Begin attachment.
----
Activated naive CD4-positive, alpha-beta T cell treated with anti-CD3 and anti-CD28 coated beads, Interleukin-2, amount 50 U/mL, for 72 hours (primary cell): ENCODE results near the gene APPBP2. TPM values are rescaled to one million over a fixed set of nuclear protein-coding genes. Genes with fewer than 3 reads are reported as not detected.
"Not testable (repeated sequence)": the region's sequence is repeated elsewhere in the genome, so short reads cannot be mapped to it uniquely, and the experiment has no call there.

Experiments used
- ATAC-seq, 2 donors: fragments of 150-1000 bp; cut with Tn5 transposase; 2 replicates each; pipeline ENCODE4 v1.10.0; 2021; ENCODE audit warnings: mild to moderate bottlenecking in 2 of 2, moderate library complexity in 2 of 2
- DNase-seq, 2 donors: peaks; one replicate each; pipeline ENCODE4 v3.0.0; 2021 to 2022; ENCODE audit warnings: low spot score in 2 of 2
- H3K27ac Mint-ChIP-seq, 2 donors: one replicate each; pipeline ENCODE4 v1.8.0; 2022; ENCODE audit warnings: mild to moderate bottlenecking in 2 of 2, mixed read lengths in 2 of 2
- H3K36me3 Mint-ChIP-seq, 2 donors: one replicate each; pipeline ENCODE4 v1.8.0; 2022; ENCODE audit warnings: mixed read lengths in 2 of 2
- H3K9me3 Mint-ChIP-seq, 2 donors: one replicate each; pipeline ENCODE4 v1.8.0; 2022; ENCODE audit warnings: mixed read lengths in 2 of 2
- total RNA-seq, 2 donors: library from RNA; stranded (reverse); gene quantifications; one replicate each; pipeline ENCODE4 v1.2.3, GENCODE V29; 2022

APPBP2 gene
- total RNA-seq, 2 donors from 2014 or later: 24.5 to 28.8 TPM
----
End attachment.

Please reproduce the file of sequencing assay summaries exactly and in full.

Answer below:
Activated naive CD4-positive, alpha-beta T cell treated with anti-CD3 and anti-CD28 coated beads, Interleukin-2, amount 50 U/mL, for 72 hours (primary cell): ENCODE results near the gene APPBP2. TPM values are rescaled to one million over a fixed set of nuclear protein-coding genes. Genes with fewer than 3 reads are reported as not detected.
"Not testable (repeated sequence)": the region's sequence is repeated elsewhere in the genome, so short reads cannot be mapped to it uniquely, and the experiment has no call there.

Experiments used
- ATAC-seq, 2 donors: fragments of 150-1000 bp; cut with Tn5 transposase; 2 replicates each; pipeline ENCODE4 v1.10.0; 2021; ENCODE audit warnings: mild to moderate bottlenecking in 2 of 2, moderate library complexity in 2 of 2
- DNase-seq, 2 donors: peaks; one replicate each; pipeline ENCODE4 v3.0.0; 2021 to 2022; ENCODE audit warnings: low spot score in 2 of 2
- H3K27ac Mint-ChIP-seq, 2 donors: one replicate each; pipeline ENCODE4 v1.8.0; 2022; ENCODE audit warnings: mild to moderate bottlenecking in 2 of 2, mixed read lengths in 2 of 2
- H3K36me3 Mint-ChIP-seq, 2 donors: one replicate each; pipeline ENCODE4 v1.8.0; 2022; ENCODE audit warnings: mixed read lengths in 2 of 2
- H3K9me3 Mint-ChIP-seq, 2 donors: one replicate each; pipeline ENCODE4 v1.8.0; 2022; ENCODE audit warnings: mixed read lengths in 2 of 2
- total RNA-seq, 2 donors: library from RNA; stranded (reverse); gene quantifications; one replicate each; pipeline ENCODE4 v1.2.3, GENCODE V29; 2022

APPBP2 gene
- total RNA-seq, 2 donors from 2014 or later: 24.5 to 28.8 TPM